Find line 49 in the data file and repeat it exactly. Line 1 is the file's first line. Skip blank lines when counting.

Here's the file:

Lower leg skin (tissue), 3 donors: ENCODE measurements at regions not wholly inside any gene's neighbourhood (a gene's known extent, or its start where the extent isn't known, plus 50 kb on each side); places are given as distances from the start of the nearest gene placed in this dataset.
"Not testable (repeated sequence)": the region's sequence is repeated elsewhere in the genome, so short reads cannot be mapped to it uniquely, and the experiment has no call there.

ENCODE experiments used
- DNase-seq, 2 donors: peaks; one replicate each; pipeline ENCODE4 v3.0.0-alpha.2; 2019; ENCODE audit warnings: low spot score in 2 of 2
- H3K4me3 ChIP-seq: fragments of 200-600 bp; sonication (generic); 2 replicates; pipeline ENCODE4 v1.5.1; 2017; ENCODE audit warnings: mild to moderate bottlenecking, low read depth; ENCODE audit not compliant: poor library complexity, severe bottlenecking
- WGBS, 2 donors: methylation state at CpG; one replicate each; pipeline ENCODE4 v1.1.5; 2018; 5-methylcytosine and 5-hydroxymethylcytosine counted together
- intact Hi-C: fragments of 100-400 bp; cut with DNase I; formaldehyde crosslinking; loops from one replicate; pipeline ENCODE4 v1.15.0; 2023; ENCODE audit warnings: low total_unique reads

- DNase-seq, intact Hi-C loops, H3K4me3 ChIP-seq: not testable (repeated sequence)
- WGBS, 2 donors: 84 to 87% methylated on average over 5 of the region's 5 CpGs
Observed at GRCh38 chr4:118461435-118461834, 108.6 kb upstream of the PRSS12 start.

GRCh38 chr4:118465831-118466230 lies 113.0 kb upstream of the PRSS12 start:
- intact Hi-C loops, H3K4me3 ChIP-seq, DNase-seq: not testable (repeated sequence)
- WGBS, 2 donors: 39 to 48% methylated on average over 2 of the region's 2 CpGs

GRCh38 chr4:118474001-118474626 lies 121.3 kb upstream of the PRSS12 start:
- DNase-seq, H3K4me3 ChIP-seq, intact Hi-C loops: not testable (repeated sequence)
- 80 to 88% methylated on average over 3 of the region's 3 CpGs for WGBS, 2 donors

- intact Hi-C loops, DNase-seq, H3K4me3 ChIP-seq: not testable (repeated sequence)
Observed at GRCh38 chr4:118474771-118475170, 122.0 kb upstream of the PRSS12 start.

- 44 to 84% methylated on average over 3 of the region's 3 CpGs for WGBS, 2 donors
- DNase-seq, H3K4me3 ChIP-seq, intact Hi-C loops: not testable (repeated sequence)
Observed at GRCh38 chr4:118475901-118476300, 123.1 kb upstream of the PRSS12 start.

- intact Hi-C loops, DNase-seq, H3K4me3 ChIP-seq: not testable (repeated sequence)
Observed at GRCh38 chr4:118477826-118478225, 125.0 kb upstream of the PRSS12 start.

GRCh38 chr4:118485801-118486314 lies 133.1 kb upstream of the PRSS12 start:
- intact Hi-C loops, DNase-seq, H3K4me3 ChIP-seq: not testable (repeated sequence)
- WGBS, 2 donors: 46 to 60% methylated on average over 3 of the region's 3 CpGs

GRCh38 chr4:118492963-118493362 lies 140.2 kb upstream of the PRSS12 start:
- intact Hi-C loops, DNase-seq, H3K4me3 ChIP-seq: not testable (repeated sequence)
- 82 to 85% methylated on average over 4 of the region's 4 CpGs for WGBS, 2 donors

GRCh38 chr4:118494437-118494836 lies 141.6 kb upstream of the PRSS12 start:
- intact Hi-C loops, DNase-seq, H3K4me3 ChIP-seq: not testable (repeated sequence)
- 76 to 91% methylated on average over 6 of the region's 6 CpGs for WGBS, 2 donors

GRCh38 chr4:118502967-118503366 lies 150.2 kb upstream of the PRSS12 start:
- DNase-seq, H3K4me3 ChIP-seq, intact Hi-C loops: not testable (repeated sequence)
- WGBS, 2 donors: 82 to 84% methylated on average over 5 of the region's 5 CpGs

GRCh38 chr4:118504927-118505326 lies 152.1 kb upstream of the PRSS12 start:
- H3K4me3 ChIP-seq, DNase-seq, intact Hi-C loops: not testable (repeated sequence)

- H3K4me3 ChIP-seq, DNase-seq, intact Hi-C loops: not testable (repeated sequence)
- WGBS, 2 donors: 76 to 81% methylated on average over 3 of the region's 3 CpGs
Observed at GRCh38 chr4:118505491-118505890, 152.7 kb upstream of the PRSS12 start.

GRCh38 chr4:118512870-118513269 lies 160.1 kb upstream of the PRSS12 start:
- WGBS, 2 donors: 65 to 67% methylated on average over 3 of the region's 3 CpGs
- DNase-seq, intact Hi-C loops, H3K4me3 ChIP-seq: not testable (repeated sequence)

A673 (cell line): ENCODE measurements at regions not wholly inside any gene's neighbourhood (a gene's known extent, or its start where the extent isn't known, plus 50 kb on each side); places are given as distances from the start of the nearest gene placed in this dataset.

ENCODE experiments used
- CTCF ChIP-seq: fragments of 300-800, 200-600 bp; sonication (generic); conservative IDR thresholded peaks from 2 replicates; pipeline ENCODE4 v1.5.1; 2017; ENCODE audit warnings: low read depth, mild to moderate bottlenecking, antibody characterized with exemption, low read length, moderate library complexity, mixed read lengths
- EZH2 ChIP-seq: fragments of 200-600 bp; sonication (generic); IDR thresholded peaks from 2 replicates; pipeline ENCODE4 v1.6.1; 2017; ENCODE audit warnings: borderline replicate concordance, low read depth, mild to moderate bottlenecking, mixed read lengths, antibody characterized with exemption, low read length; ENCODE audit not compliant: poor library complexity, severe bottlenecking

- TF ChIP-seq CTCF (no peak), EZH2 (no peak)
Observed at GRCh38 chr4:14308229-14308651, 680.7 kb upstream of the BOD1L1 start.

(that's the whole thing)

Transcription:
Observed at GRCh38 chr4:14308229-14308651, 680.7 kb upstream of the BOD1L1 start.